If you’re one of the millions of Americans struggling with their weight, you’ve heard that a healthy diet and regular exercise are key to sustained weight loss. But which of these two healthy habits is most important for shedding pounds?
At Prima Medicine, we hear this question from many patients at our Fairfax and South Riding, Virginia, offices. Our medical providers use an integrated approach to weight loss, covering nutrition, fitness, and lifestyle changes to help you lose those extra pounds.
We’ve created this guide to let you know which is more important for weight loss: diet or exercise?
Diet and weight loss
The foods you eat have a direct impact on your weight and your overall health. And if you’re trying to lose weight, what you don’t eat also has a big impact.
This is because to lose one pound a week, you need to create a calorie deficit of 3550 calories. That’s about 500 calories each day. But calories aren’t the whole story. You also must consider nutritional value.
Processed foods are loaded with calories but don’t have the key nutrients your body needs for optimal health. The result? Your body sends you signals to keep eating so it can get these nutrients.
Scientists call this the “hunger trap.” This makes it easy to eat more calories than you should. In fact, recent studies found eating processed foods increases your calorie intake by about 500 calories per day.
Cutting out processed foods and focusing on whole foods helps you eat fewer calories and increases your intake of essential nutrients. Here’s what 500 calories of unprocessed foods look like:
- 2 ½ bunches of broccoli
- 5 apples
- 5 pounds of uncooked spinach
- 2 cups of chickpeas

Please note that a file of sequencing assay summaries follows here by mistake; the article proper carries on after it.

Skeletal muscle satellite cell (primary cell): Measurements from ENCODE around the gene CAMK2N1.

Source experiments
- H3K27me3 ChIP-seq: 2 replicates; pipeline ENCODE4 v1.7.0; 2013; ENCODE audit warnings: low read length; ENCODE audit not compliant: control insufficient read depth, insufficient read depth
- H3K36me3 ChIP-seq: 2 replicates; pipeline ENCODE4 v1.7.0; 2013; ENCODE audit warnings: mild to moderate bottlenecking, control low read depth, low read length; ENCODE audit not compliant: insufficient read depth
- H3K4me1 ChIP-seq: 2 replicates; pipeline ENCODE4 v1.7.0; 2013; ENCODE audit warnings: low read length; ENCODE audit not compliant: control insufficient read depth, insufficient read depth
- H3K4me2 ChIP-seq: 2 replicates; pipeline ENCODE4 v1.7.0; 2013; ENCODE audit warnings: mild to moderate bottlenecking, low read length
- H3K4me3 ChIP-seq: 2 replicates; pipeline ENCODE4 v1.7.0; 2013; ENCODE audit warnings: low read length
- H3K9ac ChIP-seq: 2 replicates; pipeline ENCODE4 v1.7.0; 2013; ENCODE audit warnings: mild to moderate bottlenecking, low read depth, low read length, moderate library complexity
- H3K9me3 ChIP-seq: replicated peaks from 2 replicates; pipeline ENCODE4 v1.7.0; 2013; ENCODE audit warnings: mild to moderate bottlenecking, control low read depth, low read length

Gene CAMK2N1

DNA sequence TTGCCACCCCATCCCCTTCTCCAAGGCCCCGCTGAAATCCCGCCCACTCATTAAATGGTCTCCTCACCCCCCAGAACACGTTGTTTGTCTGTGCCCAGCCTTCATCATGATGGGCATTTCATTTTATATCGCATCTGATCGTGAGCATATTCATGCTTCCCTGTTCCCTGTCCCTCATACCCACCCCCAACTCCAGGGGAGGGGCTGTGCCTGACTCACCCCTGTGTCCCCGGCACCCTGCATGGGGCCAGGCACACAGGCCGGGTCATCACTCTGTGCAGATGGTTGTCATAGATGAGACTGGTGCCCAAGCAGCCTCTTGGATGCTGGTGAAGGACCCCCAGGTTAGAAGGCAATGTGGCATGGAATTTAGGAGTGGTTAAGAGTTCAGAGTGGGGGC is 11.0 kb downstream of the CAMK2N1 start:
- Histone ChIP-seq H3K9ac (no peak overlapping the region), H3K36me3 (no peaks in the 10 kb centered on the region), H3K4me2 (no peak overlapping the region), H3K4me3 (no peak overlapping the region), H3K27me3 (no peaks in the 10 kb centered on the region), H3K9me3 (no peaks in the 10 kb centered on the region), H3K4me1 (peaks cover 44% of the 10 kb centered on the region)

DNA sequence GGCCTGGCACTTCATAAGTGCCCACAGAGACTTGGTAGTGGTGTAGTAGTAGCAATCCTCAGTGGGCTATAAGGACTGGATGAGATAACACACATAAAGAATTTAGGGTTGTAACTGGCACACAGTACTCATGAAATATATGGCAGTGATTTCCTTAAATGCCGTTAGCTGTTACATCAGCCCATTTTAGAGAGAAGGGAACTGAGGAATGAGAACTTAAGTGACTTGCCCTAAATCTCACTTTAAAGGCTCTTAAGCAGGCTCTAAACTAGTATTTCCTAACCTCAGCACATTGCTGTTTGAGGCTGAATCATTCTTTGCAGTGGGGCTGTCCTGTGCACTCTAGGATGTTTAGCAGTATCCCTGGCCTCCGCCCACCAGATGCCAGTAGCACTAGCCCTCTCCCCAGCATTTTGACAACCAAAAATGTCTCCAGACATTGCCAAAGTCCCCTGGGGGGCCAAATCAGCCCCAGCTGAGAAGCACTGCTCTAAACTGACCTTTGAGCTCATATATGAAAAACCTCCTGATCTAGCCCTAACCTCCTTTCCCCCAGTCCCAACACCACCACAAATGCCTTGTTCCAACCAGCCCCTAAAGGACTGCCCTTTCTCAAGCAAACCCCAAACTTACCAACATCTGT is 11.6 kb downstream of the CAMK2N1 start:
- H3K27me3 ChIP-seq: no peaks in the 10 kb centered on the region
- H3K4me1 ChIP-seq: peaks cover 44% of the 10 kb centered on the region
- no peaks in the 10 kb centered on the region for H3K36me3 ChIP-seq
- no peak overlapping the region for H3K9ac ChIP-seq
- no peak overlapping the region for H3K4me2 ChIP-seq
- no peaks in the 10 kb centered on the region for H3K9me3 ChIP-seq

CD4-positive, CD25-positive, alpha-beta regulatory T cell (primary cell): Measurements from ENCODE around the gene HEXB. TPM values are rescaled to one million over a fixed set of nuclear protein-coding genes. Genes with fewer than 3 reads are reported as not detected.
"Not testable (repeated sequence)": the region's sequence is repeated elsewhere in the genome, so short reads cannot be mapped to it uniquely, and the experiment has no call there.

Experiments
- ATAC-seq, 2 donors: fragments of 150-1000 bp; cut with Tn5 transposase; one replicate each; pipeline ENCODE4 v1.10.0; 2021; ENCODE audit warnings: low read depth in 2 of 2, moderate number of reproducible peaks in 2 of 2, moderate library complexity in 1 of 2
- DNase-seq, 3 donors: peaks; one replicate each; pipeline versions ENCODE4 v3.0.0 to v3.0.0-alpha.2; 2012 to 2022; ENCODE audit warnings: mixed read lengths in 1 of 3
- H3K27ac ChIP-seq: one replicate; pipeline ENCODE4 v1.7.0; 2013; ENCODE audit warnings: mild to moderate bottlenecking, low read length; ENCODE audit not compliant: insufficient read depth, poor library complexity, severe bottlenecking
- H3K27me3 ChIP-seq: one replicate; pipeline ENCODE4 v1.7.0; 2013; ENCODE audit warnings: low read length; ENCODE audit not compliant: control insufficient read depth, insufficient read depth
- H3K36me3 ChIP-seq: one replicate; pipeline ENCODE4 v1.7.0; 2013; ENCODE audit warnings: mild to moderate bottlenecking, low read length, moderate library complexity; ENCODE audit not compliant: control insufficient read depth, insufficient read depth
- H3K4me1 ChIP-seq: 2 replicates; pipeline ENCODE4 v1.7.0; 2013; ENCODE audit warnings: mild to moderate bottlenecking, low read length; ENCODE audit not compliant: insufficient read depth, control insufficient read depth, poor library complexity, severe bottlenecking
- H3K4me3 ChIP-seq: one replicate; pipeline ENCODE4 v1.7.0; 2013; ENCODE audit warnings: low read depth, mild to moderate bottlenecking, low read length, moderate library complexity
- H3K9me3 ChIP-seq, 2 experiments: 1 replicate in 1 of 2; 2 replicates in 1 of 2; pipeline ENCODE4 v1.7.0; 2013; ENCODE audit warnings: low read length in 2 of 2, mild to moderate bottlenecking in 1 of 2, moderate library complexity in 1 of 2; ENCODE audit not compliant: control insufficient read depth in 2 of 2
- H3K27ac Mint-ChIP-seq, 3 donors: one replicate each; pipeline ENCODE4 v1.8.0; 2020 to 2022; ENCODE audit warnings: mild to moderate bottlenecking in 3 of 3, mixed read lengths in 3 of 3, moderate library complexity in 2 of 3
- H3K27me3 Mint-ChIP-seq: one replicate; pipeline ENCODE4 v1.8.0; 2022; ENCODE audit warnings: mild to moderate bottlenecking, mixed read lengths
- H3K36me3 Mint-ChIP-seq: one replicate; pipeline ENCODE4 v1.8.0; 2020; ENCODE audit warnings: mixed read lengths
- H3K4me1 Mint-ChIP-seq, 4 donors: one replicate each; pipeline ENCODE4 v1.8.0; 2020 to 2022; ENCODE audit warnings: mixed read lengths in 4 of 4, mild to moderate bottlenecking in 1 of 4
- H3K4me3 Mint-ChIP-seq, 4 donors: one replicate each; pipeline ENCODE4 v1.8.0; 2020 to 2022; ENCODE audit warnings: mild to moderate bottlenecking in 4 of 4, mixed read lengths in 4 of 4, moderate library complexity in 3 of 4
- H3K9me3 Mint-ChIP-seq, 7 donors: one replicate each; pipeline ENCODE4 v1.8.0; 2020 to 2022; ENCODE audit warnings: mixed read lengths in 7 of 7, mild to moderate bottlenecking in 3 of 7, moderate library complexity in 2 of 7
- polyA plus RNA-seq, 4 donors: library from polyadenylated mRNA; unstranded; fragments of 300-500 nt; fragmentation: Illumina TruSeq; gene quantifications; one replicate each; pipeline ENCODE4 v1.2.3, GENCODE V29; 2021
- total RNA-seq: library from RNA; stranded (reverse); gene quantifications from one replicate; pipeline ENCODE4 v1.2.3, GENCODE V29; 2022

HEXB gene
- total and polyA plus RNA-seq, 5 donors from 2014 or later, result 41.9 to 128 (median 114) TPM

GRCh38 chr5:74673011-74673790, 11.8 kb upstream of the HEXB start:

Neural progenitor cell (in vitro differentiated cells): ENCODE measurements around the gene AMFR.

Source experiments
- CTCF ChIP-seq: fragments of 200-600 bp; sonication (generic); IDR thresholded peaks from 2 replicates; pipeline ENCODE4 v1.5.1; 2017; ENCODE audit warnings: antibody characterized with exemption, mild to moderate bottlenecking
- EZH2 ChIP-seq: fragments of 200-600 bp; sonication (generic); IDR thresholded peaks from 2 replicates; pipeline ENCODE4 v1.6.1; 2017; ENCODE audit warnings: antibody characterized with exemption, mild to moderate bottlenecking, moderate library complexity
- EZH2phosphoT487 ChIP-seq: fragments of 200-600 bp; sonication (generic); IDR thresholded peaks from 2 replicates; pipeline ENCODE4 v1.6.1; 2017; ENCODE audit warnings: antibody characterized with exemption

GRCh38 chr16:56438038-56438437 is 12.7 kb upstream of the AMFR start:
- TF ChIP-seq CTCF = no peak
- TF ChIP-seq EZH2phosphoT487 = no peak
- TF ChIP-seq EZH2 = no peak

- 3 medium baked sweet potatoes
- 2 cups of brown rice
Plus, studies show that diets high in healthy nutrients actually reduces your hunger, making it easier to eat less. Bottom line? Making the right dietary changes is essential to weight loss.
Exercise and weight loss
To lose significant weight from exercise alone would be a challenge. This is because to lose one pound, you must burn at least 3500 calories more than what you eat.
To put this in perspective, consider that the average person burns around 100 calories for every mile they walk, run, or jog. That means you’d need to cover five miles a day every day to lose one pound each week.
But even if you walk five miles every day, you’d have to make sure not to “eat back” the calories you just burned. And it can be easy to put all those calories back with a post-workout smoothie or protein bar, especially since exercise increases your appetite.
That doesn’t mean exercise isn’t important or helpful for weight loss. It is. Not only does exercise help burn calories and boost your metabolism, but it helps keep your body in better shape so you can prevent or manage many health conditions.
Exercise is also good for your brain. It helps improve brain function and your mood. And if you’re finding it difficult to sleep, regular exercise can help improve the quality of your sleep so you have more energy all day long.
Recipe for success: Diet and exercise
The best approach to losing weight — and keeping it off — is combining diet and exercise.
For example, imagine you’re trying to reach a calorie deficit of 500 calories per day. By combining diet and exercise, you could choose to eat 300 fewer calories and walk two miles (burning 200 calories) to reach your 500 calorie deficit goal.
Diet is still key, but by adding regular exercise, you’ll likely be able to accomplish your goals quicker, and you’ll get fitter and healthier along the way. And, by continuing to eat well and exercise, you can help yourself stay healthy in the long run.
Should I consider getting medical help?
If you’ve tried losing weight but haven’t found success, it’s time to talk to your medical provider. An expert can get to the root of your weight-loss struggle and rule out underlying conditions that may affect your ability to lose weight.
It’s also important to get help losing weight if you have a chronic medical condition, such as diabetes, heart disease, sleep apnea, hypertension, or high cholesterol. Losing even modest amounts of weight can significantly improve —or even reverse — many of these conditions.
At Prima Medicine, our team uses an integrated approach that combines nutrition, exercise, lifestyle changes, medications, and more. Your provider evaluates your health and weight history, current weight, and goals to create a customized plan.
To learn more about losing weight and living well, book an appointment online or over the phone with Prima Medicine today.